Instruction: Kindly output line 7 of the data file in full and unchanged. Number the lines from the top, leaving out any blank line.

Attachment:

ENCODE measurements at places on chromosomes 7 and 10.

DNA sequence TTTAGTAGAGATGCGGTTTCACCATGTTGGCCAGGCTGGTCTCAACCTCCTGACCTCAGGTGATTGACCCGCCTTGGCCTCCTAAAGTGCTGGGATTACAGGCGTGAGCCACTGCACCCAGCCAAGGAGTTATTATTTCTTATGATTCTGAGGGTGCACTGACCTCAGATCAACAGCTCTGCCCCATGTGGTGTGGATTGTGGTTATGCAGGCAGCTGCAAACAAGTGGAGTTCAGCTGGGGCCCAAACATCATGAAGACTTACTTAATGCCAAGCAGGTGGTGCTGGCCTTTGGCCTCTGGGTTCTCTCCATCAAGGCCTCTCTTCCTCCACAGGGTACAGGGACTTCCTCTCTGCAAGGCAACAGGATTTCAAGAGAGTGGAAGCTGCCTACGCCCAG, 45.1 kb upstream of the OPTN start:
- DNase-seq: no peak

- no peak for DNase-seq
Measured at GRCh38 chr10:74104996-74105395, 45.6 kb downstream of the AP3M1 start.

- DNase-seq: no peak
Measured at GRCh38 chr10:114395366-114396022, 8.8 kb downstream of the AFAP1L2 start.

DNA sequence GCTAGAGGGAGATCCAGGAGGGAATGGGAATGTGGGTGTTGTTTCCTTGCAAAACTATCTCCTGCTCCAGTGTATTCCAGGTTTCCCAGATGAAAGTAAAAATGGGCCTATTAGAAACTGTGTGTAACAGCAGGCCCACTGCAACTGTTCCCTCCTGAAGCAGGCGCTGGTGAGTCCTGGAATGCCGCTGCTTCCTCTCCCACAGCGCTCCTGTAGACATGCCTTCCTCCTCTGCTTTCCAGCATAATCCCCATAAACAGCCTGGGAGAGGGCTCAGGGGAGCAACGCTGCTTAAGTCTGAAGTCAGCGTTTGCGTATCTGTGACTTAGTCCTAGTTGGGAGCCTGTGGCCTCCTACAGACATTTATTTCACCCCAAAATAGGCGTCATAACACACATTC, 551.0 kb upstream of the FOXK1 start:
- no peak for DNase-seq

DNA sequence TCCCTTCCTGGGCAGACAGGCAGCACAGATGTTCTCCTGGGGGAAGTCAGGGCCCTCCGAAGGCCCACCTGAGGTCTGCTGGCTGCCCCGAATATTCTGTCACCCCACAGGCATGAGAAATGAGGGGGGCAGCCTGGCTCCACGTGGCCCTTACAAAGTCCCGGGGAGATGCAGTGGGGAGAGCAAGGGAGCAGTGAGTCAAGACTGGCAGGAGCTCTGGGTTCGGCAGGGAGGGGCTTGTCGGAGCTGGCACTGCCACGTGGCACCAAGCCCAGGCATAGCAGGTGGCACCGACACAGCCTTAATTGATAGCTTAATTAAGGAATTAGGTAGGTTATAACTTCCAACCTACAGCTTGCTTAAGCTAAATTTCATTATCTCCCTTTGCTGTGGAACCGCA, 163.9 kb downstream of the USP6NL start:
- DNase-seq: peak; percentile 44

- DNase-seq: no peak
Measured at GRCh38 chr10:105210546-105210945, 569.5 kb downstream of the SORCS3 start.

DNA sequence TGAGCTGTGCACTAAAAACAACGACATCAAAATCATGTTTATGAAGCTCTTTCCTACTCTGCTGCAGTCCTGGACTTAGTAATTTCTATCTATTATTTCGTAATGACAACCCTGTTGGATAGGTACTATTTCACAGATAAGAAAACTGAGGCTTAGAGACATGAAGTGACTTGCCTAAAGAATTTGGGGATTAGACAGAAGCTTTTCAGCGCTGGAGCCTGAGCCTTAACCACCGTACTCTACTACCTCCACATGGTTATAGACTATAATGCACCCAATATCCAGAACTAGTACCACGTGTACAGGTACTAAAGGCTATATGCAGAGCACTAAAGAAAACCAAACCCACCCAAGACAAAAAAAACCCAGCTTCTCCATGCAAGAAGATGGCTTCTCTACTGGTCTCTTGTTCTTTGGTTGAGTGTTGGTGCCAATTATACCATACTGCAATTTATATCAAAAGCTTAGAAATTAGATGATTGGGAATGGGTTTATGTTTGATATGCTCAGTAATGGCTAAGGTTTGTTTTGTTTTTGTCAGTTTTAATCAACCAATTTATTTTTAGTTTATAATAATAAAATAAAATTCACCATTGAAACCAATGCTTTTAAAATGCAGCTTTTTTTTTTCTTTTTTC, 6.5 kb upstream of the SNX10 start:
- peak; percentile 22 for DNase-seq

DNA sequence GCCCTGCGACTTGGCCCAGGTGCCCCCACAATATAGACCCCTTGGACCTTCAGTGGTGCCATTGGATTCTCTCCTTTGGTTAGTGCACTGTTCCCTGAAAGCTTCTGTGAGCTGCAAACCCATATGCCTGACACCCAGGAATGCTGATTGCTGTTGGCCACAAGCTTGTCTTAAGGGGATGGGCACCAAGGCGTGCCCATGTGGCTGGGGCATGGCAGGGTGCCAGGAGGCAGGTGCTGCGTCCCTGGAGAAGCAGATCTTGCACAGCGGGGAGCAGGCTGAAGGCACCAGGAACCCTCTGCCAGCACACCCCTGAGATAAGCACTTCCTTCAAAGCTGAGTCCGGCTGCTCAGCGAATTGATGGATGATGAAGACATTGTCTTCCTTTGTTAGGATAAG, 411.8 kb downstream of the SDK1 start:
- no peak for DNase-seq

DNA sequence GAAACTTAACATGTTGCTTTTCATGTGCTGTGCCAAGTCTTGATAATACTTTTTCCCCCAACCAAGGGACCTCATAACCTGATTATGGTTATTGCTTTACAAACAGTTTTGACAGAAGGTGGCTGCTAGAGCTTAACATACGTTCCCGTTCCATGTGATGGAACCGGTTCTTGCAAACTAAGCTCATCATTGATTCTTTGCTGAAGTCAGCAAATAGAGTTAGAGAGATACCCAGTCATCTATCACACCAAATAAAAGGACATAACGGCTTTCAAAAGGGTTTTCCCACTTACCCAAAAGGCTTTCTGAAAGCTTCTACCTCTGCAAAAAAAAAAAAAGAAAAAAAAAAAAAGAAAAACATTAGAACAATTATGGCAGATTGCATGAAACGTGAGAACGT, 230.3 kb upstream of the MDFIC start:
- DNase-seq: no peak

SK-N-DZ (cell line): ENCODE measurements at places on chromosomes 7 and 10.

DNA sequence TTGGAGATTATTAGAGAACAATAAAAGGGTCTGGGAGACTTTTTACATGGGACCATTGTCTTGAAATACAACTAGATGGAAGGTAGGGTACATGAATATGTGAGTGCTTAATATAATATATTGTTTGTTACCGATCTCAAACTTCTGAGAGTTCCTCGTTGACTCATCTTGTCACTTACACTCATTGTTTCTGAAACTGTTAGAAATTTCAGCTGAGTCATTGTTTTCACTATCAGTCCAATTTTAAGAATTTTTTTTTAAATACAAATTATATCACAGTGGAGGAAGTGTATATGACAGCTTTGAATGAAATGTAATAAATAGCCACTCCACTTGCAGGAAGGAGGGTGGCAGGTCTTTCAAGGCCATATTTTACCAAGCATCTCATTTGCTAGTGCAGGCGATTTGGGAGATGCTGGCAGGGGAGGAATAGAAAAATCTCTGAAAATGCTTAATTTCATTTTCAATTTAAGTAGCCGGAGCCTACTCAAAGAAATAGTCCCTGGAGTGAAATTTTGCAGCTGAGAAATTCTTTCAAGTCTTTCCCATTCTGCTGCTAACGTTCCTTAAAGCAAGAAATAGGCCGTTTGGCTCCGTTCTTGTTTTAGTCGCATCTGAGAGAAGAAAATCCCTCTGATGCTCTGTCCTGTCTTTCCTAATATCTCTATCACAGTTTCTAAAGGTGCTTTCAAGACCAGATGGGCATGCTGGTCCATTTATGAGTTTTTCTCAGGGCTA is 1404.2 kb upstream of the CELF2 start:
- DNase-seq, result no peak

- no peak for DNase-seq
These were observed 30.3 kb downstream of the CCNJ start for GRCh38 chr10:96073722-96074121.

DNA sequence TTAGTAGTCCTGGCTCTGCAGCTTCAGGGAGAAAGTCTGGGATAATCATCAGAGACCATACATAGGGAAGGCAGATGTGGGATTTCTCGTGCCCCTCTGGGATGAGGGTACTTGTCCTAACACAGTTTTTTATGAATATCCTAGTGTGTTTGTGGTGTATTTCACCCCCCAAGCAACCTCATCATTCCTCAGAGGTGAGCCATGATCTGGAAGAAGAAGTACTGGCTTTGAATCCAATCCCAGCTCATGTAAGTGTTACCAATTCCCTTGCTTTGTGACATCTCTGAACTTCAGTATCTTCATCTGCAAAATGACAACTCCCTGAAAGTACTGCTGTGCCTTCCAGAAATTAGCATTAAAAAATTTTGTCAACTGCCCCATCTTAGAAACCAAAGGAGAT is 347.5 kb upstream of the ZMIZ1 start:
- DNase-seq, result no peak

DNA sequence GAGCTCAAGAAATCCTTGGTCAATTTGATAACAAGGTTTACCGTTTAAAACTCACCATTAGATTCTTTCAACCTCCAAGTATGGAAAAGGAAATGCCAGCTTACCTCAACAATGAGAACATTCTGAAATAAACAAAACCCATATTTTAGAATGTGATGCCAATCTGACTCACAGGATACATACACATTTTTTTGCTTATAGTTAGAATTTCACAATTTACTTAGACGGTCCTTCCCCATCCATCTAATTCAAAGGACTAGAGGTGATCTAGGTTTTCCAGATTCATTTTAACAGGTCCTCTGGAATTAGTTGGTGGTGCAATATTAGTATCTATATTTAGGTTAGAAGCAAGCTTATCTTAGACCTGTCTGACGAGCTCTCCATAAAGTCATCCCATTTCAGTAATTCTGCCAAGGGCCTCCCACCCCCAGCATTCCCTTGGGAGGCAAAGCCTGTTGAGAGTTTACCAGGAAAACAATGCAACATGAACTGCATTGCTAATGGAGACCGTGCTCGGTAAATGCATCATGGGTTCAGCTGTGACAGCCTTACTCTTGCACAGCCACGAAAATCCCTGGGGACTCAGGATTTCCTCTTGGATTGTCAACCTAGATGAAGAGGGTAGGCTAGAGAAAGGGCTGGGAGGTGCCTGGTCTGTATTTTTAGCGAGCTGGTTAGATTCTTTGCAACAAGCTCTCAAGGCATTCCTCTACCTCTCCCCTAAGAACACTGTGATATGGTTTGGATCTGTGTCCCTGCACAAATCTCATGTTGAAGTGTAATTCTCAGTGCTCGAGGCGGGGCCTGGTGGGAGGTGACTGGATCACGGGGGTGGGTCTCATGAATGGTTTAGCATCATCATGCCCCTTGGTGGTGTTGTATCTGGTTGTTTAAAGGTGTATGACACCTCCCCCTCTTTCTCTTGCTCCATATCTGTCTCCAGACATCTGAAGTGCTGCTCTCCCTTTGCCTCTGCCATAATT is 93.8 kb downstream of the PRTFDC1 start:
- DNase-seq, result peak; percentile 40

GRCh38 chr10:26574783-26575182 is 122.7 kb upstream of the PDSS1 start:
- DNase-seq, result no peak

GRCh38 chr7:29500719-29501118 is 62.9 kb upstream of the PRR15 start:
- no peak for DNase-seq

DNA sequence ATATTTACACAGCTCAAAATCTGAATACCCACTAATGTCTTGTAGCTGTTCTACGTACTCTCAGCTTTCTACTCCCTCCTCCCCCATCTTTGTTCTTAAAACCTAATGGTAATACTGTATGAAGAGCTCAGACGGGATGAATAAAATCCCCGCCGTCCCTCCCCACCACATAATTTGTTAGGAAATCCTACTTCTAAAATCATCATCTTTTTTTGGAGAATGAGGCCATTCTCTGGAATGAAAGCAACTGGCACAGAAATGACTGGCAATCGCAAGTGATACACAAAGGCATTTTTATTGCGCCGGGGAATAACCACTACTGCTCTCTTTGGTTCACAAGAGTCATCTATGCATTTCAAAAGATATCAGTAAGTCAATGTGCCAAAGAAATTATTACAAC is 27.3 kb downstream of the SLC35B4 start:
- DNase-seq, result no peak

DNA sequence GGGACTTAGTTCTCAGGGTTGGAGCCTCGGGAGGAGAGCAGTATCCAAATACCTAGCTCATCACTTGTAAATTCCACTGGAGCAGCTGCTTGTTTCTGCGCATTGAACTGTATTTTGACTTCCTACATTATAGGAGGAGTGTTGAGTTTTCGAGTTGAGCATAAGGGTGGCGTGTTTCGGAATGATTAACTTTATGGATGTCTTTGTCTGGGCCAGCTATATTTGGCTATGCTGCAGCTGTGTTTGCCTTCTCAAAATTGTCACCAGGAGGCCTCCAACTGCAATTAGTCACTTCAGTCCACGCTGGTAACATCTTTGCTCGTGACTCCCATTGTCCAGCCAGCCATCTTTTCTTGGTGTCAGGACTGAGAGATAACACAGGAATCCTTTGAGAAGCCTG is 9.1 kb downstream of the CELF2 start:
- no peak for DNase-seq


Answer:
Measured at GRCh38 chr10:114395366-114396022, 8.8 kb downstream of the AFAP1L2 start.